The answer is it may be a mistake and I think we have to accept that. I think Formula One can be viewed from many different perspectives. I think for the aficionado, for the likes of many of us here, who take an interest in issues such as fuel load and its impact on performance, I think it's a very interesting dimension of Formula One racing, but I think for quite a lot of the more occasional viewers of Formula One, the fact that the cars appear to be jumbled, they're not in a natural order. They don't understand that at the end of qualifying some people who haven't qualified quickest potentially have the quickest package and I think all those things confuse, so there are pros and cons and we will see during the course of next year, I think fuel stops will look different. There are those who feel that it's more complex with refuelling, obviously it's more dangerous. Without them then fuel stops will be a lot shorter, they could be more dramatic, there's much more emphasis on the changing of the tyres. At the moment, there are many times when there are problems during refuelling stops which aren't seen because the pacing item is the refuelling as opposed to the changing of the tyres. I think again, Formula One has to try and control costs. We've got to balance what we're doing technically, for instance, with KERS, the cost of refuelling and the like, we're got to work harder now. I think FOTA has achieved a lot to reduce the cost of being competitive in Formula One. We haven't frankly achieved everything we want to achieve in terms of the show and the spectacle. I think we've been distracted by things that weren't predicted at the outset of FOTA. I think the environment pre-Concorde was problematic because I'm sure there were those that saw FOTA in some adversarial role which was never intended. And I think now we are hopefully smoothing out the bumps and bruises post-Concorde. We've got to get all the teams involved, plus the FIA, plus the commercial rights holders and we've got to improve the spectacle and that's a balance. If you want the pure spectacle, no one does it better than NASCAR, NASCAR is a fantastic show, it doesn't do it for me, but it does for lots of people. I don't think we're trying to turn Formula One into NASCAR, so we've got to be creative but I think there's a clear recognition within FOTA that we've got to be bold, we've got to be creative and now that perhaps we've got some stability, perhaps we've got the processes in place, the governance that Ross has spoken about, we've got a more measured way in which we can work together and make some change to improve the spectacle.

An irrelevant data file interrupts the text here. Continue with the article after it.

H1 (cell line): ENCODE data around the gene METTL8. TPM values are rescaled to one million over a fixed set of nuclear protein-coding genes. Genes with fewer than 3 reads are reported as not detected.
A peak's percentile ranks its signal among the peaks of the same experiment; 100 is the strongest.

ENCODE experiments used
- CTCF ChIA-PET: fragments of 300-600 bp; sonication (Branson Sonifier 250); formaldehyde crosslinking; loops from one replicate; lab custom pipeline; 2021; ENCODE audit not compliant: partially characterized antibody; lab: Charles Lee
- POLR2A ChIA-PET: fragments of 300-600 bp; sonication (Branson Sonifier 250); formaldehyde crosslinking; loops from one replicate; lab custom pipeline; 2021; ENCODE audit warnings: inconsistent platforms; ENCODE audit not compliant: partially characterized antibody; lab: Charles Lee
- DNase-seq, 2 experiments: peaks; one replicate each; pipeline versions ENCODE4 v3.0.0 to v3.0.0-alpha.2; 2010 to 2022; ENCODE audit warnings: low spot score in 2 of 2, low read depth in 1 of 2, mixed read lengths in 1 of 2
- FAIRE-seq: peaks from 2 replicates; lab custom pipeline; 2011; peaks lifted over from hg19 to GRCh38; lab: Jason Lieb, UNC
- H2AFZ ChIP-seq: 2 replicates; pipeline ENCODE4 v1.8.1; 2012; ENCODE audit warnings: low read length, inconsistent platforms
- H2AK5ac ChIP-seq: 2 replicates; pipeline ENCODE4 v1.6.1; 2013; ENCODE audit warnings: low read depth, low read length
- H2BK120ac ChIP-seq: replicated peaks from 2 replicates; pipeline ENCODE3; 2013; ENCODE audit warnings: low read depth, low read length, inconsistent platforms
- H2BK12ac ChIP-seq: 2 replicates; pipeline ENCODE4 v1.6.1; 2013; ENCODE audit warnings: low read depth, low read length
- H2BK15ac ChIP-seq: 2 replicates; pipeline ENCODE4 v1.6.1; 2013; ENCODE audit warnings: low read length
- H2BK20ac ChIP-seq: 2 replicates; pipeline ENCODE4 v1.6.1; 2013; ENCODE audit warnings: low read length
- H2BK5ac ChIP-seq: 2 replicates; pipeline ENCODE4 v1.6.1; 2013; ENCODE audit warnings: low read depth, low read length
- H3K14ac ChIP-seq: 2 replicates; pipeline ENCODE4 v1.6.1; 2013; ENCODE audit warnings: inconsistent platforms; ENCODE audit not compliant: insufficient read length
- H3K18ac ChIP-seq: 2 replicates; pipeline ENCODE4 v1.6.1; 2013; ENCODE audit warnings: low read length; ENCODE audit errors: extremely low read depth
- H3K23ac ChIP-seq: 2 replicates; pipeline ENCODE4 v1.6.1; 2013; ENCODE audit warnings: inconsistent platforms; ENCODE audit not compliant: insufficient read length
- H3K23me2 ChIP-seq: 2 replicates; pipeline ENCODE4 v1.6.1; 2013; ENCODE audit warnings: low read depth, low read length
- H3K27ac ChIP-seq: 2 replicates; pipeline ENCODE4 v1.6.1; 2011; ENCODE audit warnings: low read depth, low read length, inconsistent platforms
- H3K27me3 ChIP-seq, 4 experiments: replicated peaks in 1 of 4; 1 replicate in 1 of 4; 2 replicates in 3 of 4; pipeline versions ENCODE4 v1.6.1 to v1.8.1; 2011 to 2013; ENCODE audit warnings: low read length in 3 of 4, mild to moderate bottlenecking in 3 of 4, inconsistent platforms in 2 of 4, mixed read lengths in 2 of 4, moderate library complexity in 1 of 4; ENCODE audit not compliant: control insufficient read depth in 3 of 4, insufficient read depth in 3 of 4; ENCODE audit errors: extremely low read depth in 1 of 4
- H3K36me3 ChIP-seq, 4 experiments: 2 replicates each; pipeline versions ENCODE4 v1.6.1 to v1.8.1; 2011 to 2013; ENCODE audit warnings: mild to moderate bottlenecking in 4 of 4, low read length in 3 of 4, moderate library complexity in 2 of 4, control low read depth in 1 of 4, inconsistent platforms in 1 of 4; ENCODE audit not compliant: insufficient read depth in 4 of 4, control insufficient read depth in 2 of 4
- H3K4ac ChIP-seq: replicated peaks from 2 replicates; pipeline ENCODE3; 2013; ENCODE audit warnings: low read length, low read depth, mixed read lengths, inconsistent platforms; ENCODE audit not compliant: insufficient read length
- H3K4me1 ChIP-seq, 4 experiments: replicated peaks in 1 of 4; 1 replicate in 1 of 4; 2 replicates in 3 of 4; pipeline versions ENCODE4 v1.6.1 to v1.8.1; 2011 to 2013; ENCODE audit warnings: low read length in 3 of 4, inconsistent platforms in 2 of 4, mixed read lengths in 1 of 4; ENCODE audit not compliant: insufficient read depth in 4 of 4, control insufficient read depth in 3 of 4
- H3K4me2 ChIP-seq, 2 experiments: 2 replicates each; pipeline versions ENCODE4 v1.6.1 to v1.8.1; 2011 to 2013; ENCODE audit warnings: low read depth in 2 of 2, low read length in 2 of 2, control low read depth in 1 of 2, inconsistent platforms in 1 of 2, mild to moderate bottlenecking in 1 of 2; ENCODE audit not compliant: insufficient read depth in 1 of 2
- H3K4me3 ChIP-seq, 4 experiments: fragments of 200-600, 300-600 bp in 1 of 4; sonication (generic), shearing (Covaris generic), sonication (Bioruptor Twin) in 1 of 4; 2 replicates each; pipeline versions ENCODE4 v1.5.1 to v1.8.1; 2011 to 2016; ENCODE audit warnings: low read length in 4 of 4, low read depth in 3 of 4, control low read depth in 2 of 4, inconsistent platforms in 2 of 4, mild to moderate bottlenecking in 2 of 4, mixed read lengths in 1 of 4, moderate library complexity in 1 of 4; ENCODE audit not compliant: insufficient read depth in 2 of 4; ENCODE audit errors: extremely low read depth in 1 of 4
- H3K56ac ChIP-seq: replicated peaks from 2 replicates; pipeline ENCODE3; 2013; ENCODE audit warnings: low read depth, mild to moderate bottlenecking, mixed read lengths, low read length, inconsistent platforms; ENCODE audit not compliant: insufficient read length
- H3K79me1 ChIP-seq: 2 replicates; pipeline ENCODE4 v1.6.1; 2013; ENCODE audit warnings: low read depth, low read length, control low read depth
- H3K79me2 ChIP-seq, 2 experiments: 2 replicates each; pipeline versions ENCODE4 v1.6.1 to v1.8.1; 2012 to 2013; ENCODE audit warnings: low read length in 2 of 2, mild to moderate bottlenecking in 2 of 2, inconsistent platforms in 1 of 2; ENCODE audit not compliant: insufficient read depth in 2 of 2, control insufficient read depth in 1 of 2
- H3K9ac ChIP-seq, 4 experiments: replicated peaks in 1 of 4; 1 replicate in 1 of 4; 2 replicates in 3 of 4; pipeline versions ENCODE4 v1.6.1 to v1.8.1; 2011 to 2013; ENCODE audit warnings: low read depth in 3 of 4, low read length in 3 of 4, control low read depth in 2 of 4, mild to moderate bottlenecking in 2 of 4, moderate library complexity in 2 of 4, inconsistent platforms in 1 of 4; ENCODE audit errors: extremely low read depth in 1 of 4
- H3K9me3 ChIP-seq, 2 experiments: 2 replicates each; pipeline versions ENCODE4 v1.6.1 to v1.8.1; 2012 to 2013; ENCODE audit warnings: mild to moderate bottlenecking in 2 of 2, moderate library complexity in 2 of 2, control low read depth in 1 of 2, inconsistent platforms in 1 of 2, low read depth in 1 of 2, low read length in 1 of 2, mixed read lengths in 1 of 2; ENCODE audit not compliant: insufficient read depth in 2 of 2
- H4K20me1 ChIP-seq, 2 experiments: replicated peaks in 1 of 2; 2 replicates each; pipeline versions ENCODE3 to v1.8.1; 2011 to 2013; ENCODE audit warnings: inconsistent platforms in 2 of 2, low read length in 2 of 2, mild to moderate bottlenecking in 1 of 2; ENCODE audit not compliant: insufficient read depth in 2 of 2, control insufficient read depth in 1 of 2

RB: